Restoration to Create or Enhance Shorebird Habitat


Plauny, H.L. 2000. Shorebirds. Fish and Wildlife Habitat Management Leaflet Number 17. NRCS, USDA.

       Shorebirds occupy a wide range of environments:

      Coastal, saline and freshwater wetlands

      Flooded agricultural fields

      Interior grasslands

      Arctic tundra


      Small bodies

      Long, thin legs for wading

      Three unwebbed toes point forward, hind toe reduced or absent

      Beaks various and adapted for specific foraging

      Life spans greater than 10 y not uncommon


      Thousands of miles between Arctic nesting grounds and Central and South American wintering grounds.

      North American sites along migration routes are critical for supplying energy for migration.

       Declining numbers

      Wetland habitat alteration has contributed to declines in many species.

       Shorebird food

      Aquatic insects

      Crustaceans and other aquatic invertebrates

      Terrestrial invertebrates

      Small fish

      Reptiles and amphibians

      Plants (minor part of diet)


Drut, M.S. and J.B. Buchanan. 2000. U.S. Shorebird Conservation Plan. Northern Pacific Coast Regional Shorebird Management Plan. USFWS, Portland, Oregon.

       Management and restoration goals

      Restore wetland habitat where it has been lost to agriculture or development

      Remove and control exotic vegetation such as reed canarygrass, purple loosestrife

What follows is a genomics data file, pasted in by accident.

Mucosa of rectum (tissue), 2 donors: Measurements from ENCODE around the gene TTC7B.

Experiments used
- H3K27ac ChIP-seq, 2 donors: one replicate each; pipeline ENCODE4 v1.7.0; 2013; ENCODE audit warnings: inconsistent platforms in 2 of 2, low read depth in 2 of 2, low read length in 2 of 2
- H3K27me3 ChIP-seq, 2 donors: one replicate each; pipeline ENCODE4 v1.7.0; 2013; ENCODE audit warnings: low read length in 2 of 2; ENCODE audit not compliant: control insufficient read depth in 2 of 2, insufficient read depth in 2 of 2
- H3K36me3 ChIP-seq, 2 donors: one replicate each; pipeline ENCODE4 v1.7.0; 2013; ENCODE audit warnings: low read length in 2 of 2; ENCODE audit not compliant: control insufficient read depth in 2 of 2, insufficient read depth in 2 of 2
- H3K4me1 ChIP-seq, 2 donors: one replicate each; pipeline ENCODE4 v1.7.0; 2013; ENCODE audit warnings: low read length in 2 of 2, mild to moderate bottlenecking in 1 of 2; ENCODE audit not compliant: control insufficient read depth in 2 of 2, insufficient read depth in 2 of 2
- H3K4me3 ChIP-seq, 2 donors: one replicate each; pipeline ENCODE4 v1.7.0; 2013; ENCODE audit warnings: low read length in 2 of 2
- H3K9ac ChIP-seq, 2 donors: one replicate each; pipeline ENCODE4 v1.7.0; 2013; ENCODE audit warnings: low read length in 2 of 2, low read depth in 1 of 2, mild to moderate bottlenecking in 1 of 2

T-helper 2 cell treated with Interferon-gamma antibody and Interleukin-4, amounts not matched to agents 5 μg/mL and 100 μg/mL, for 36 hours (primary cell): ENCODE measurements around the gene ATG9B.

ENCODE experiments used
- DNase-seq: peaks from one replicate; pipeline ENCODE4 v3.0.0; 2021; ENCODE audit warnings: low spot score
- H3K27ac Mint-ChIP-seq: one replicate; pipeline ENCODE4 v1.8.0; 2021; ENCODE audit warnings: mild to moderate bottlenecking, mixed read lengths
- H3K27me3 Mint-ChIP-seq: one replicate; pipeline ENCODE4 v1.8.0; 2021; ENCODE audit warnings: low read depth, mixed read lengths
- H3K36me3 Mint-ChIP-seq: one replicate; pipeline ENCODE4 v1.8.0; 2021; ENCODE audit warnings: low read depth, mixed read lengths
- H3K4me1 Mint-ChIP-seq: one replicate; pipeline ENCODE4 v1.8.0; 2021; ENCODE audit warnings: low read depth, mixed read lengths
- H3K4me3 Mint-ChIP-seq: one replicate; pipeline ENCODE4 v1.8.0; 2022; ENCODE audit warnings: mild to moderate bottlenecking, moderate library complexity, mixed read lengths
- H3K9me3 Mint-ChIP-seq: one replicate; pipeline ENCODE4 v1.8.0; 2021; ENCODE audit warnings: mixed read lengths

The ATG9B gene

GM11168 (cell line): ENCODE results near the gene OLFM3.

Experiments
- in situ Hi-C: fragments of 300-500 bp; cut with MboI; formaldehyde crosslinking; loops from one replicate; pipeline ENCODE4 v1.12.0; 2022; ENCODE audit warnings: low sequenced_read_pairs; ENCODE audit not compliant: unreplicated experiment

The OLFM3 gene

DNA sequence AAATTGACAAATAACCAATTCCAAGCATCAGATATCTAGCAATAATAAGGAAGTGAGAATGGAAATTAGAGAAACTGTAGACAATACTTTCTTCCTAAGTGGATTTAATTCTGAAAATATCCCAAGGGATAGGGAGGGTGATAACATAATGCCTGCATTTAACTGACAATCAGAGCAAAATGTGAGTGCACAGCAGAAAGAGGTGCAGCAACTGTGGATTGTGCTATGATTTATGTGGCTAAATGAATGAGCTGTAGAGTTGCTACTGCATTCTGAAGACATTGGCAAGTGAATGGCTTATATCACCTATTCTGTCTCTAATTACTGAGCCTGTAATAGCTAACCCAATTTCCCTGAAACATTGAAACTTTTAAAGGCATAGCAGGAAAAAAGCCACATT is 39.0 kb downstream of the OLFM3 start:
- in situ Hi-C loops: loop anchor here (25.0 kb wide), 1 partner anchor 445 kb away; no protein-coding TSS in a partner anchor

Plant or manage for native vegetation, conducive to shorebird use, in restored habitat

      Manage water levels and vegetation to create conditions suitable for wintering or migrating waterfowl

      Mow and disk vegetation to be flooded during fall migration and winter

      In agricultural areas, use crop management practices that are compatible with shorebird use at a landscape scale. Refrain from tiling.


Harrington, B.A. 2003. Shorebird management during the non-breeding season an overview of needs, opportunities and management concepts. Water Study Group Bulletin 100: 59-66.

       Managing non-marine wetlands


      Muddier substrate has higher invertebrate count

      Probing birds like softer substrate

      Birds feeding on bottom surface are indifferent to soil character

       Water depth

      Many shorebirds prefer water < 12 cm deep

       Sandpipers, plovers, rails, dabbling ducks

      Some use water 12 to 25 cm

       Herons, ibises

      Others like deeper water

       Grebes, loons, diving ducks


      Different species migrate at different times

      Managed water levels should provide shallow water or bare flats when a particular species is present

       Food resources

      Birds feed on invertebrates

       Need to produce sufficient organic matter and conditions for decay to sustain invertebrates

      May be done by tilling vegetation into the soil, then flooding

      Invertebrates can be made available to shorebirds by slowly drawing water down

       Drawdown too rapid causes mud to dry and harden

       Water too deep makes resource inaccessible

       Gradual drawdown, exposing muddy habitat, is best


      During non-breeding season, most shorebirds prefer habitat with little vegetative cover

       Usually avoid areas with poor visibility because of raptors

      Translates into open, muddy habitat over 2/3 of a managed site.

       Disking to open up a site also provides organic material for invertebrates

      Rails prefer thick vegetation